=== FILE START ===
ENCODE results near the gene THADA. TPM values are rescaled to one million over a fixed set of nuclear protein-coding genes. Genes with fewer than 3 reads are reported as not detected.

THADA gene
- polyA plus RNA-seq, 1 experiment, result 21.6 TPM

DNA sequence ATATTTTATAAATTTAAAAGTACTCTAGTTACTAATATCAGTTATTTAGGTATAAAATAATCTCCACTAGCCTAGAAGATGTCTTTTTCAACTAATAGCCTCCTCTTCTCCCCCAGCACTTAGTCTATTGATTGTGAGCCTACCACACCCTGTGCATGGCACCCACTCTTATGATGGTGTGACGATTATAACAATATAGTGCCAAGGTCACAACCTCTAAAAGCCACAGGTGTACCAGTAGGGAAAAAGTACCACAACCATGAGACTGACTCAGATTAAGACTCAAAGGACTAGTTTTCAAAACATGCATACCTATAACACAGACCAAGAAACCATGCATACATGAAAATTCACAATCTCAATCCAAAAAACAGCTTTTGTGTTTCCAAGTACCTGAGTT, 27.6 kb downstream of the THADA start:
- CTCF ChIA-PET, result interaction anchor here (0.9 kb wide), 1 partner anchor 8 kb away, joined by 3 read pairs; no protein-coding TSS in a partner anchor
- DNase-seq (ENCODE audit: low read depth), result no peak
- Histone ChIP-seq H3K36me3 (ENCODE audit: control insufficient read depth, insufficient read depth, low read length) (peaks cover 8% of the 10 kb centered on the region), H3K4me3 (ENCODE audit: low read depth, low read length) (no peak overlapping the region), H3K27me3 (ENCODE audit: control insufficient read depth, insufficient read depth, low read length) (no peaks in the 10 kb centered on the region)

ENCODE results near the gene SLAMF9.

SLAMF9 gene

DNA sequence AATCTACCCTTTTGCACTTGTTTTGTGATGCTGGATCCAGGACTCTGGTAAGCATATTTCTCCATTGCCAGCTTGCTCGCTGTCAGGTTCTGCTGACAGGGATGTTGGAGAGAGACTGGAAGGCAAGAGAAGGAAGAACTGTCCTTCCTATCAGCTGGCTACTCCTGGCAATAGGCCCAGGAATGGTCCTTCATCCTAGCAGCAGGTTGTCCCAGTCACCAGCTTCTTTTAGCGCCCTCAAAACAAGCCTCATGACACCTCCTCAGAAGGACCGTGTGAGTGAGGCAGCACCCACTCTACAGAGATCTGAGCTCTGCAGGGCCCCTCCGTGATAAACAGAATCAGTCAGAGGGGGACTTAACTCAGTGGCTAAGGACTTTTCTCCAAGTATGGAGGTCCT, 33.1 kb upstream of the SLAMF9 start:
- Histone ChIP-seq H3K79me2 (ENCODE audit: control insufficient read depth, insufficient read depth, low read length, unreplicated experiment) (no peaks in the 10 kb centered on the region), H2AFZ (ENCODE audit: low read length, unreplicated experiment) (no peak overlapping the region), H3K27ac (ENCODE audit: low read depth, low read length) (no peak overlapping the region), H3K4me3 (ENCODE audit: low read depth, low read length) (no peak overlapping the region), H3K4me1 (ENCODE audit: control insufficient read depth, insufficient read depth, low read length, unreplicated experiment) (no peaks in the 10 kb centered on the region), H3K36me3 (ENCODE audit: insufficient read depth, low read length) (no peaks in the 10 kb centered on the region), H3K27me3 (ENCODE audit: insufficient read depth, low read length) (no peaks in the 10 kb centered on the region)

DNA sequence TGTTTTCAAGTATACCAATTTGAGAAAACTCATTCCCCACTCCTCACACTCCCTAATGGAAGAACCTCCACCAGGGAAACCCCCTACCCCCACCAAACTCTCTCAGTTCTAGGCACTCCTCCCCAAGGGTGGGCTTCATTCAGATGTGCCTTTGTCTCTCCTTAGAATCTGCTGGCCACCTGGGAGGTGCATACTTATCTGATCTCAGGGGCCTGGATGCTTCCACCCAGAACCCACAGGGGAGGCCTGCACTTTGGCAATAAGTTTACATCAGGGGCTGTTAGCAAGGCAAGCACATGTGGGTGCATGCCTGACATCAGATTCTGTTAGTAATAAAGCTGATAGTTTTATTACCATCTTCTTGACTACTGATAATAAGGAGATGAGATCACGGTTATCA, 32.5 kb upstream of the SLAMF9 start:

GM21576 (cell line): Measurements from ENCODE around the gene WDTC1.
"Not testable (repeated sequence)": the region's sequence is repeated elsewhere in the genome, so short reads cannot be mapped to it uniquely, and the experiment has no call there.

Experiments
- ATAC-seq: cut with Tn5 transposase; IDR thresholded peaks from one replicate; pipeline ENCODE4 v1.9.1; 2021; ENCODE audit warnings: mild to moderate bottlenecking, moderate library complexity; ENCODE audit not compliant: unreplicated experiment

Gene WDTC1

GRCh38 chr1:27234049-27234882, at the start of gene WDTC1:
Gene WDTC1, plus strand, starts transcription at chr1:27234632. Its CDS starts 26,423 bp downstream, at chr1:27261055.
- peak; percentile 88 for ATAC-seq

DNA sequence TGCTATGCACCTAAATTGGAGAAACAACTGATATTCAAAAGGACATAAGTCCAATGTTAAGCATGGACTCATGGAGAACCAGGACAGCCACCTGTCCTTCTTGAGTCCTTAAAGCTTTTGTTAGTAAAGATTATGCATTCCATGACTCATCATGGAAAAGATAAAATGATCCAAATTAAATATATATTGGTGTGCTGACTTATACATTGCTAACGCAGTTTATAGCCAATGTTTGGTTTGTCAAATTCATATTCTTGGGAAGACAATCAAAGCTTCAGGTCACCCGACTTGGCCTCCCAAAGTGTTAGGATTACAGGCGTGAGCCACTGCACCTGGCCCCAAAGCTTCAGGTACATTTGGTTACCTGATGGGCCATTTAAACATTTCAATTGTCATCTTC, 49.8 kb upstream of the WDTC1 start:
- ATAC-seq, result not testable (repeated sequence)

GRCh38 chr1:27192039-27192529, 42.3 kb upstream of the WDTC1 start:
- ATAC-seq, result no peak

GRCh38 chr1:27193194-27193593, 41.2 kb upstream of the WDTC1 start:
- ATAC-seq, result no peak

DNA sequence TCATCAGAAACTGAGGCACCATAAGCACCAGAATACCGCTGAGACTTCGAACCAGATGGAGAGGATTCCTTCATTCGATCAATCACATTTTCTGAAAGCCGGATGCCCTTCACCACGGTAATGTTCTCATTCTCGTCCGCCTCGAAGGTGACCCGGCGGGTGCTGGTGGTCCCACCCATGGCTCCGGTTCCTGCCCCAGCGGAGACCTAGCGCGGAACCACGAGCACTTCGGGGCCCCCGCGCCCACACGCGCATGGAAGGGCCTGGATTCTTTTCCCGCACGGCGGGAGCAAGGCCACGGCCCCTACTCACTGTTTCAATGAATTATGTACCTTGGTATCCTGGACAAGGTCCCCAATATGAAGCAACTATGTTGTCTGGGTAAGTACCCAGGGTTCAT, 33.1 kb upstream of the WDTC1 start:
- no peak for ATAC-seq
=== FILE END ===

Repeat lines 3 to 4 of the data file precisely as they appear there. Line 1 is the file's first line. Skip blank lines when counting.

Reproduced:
- polyA plus RNA-seq, 1 experiment, result 21.6 TPM

DNA sequence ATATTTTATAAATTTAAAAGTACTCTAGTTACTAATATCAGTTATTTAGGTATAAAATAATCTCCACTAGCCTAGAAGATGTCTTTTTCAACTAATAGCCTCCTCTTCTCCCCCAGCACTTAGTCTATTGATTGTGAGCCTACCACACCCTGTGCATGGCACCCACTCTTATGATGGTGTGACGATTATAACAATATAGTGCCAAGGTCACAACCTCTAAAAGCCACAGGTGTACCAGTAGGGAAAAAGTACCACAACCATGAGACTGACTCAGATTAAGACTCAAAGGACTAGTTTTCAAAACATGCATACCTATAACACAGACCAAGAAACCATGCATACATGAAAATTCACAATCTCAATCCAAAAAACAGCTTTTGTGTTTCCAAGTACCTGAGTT, 27.6 kb downstream of the THADA start: